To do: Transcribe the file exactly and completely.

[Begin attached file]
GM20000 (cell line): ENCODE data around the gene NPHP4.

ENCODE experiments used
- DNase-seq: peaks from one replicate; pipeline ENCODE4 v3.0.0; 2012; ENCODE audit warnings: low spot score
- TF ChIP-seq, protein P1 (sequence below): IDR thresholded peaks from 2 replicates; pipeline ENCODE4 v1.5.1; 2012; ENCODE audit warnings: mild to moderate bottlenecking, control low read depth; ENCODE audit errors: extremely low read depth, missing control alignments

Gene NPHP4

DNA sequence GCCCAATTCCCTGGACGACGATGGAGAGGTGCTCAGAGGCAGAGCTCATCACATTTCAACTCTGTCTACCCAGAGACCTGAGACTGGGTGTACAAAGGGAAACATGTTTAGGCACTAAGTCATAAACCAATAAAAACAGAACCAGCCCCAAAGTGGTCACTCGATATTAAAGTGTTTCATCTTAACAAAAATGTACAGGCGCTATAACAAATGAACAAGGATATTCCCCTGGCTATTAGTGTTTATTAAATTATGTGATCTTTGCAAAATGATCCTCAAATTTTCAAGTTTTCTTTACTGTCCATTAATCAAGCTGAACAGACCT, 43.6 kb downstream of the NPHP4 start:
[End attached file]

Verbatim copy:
GM20000 (cell line): ENCODE data around the gene NPHP4.

ENCODE experiments used
- DNase-seq: peaks from one replicate; pipeline ENCODE4 v3.0.0; 2012; ENCODE audit warnings: low spot score
- TF ChIP-seq, protein P1 (sequence below): IDR thresholded peaks from 2 replicates; pipeline ENCODE4 v1.5.1; 2012; ENCODE audit warnings: mild to moderate bottlenecking, control low read depth; ENCODE audit errors: extremely low read depth, missing control alignments

Gene NPHP4

DNA sequence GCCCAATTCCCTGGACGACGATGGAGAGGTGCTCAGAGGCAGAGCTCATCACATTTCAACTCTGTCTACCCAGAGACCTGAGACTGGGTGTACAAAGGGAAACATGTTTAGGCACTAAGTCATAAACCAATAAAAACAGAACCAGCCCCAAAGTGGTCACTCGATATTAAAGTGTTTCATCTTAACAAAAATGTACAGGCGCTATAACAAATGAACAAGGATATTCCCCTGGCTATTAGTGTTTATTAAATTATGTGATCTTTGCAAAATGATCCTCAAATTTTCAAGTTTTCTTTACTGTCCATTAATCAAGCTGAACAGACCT, 43.6 kb downstream of the NPHP4 start: